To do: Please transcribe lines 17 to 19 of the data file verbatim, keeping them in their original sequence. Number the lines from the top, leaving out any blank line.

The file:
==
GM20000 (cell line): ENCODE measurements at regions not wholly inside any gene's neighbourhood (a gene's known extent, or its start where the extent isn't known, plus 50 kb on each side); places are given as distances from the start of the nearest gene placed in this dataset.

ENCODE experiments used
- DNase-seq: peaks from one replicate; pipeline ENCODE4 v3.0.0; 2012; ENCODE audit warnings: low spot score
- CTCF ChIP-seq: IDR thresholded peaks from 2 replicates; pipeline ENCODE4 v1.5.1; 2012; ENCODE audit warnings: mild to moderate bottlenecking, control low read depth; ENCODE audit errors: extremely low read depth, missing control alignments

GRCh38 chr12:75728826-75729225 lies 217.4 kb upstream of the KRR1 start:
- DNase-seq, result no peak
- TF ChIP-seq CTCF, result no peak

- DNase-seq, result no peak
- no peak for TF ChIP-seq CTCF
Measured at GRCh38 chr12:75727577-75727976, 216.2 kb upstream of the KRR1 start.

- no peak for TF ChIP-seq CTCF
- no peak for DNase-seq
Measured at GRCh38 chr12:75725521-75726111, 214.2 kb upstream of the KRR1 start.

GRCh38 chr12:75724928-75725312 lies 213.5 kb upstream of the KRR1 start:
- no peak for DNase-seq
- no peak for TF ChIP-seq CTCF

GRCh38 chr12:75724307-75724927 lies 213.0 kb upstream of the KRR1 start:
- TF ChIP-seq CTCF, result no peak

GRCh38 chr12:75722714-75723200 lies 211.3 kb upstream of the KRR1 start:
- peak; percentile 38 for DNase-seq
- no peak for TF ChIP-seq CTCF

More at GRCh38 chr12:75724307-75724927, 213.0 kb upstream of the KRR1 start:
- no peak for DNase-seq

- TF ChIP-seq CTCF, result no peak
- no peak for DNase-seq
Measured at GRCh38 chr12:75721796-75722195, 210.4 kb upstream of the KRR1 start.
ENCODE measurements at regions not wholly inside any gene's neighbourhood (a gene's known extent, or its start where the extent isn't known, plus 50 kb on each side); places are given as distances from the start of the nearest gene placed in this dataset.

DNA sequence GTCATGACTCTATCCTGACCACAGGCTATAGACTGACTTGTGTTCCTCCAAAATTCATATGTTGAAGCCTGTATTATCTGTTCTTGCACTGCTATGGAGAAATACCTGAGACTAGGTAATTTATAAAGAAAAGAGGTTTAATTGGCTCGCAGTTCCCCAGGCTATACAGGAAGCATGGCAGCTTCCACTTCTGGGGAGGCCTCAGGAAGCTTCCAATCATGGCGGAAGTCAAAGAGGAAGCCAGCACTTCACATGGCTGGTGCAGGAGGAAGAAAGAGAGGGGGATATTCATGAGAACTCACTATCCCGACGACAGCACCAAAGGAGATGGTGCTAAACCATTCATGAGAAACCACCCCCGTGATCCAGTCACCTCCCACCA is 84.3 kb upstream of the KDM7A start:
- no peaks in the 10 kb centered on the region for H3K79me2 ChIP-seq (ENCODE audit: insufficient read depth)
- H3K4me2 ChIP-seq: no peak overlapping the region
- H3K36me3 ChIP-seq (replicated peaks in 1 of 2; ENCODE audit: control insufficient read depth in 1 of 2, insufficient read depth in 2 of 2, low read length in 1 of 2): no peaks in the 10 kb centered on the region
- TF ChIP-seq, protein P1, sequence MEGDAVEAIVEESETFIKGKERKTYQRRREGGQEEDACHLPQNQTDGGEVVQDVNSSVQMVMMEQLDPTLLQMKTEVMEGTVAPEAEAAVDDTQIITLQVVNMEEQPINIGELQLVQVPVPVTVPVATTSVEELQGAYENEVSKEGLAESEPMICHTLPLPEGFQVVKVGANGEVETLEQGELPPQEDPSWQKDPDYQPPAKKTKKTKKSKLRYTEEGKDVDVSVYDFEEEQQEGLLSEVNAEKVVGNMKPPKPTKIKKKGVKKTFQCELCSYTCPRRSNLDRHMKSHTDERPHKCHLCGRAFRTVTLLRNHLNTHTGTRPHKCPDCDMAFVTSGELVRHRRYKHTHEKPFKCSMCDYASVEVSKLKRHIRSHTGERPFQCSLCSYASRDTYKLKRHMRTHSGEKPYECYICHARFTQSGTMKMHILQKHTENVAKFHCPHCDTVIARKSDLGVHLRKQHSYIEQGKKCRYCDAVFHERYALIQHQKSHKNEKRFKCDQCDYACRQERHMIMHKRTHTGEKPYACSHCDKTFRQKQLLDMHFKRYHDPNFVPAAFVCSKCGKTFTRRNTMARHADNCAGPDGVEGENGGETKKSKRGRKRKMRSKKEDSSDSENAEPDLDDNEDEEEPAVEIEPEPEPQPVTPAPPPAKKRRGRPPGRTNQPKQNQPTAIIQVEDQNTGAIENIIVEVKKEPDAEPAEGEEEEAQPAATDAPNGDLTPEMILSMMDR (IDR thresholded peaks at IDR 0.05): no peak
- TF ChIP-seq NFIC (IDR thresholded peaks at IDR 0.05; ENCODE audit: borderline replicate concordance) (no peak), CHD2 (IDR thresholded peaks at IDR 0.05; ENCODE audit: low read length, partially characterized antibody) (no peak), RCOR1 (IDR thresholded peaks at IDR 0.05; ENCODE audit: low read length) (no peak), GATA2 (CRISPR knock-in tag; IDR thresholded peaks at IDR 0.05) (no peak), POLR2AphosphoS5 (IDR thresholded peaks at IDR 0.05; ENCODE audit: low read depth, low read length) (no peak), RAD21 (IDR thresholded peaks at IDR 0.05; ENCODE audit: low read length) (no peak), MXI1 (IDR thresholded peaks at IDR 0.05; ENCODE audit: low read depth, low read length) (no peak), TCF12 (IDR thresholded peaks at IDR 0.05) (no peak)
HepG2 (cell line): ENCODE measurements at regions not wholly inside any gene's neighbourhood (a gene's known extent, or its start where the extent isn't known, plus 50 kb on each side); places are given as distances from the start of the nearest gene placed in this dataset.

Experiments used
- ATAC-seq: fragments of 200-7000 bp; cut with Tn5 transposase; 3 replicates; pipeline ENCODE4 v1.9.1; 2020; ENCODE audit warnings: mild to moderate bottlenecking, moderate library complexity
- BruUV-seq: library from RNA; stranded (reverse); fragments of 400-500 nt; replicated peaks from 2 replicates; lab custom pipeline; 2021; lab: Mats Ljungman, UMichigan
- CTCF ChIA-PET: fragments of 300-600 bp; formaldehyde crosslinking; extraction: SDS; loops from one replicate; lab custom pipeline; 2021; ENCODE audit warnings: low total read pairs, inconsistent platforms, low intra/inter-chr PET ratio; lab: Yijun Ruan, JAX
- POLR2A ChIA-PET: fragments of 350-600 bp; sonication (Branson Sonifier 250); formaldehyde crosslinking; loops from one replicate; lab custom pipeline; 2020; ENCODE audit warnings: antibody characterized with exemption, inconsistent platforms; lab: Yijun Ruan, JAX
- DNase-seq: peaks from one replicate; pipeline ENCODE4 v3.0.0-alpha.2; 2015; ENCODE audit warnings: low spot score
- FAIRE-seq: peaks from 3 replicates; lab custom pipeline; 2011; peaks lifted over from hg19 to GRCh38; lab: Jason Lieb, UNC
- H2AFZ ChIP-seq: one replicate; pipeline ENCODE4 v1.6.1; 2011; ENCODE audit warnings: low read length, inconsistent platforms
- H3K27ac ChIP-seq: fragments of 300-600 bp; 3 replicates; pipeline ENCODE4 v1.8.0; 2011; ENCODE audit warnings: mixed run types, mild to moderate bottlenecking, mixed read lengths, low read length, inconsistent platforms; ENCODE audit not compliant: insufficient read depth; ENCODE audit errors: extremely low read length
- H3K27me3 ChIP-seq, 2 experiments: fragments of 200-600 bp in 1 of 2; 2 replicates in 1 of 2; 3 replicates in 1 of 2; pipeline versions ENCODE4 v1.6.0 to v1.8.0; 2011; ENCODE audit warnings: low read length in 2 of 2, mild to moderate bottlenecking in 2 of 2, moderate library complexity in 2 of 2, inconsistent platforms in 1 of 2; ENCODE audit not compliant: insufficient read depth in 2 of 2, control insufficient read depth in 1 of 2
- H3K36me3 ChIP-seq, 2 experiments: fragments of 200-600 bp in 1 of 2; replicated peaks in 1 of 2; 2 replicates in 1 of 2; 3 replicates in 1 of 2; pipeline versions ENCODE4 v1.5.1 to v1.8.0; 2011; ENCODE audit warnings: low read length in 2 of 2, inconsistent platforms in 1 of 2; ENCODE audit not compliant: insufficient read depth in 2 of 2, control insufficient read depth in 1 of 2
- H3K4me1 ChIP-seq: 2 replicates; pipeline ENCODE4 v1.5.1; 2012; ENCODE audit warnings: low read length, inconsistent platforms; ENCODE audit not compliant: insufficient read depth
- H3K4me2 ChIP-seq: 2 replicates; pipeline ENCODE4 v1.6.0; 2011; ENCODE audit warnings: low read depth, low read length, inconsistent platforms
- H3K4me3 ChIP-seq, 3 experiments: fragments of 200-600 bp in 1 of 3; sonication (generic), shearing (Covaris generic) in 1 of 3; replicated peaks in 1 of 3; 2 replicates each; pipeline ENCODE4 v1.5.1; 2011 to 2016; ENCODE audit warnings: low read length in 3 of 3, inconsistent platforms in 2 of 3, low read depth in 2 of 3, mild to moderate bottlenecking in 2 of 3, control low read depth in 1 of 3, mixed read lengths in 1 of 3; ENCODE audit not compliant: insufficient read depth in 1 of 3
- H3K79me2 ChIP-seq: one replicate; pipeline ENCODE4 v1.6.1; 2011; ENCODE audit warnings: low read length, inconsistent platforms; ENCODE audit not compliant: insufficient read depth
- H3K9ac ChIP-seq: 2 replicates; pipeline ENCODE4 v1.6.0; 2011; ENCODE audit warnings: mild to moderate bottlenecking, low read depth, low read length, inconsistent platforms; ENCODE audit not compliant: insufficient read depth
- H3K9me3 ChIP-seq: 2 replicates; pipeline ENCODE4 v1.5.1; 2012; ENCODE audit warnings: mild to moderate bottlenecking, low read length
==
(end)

GRCh38 chr12:75724307-75724927 lies 213.0 kb upstream of the KRR1 start:
- TF ChIP-seq CTCF, result no peak

GRCh38 chr12:75722714-75723200 lies 211.3 kb upstream of the KRR1 start: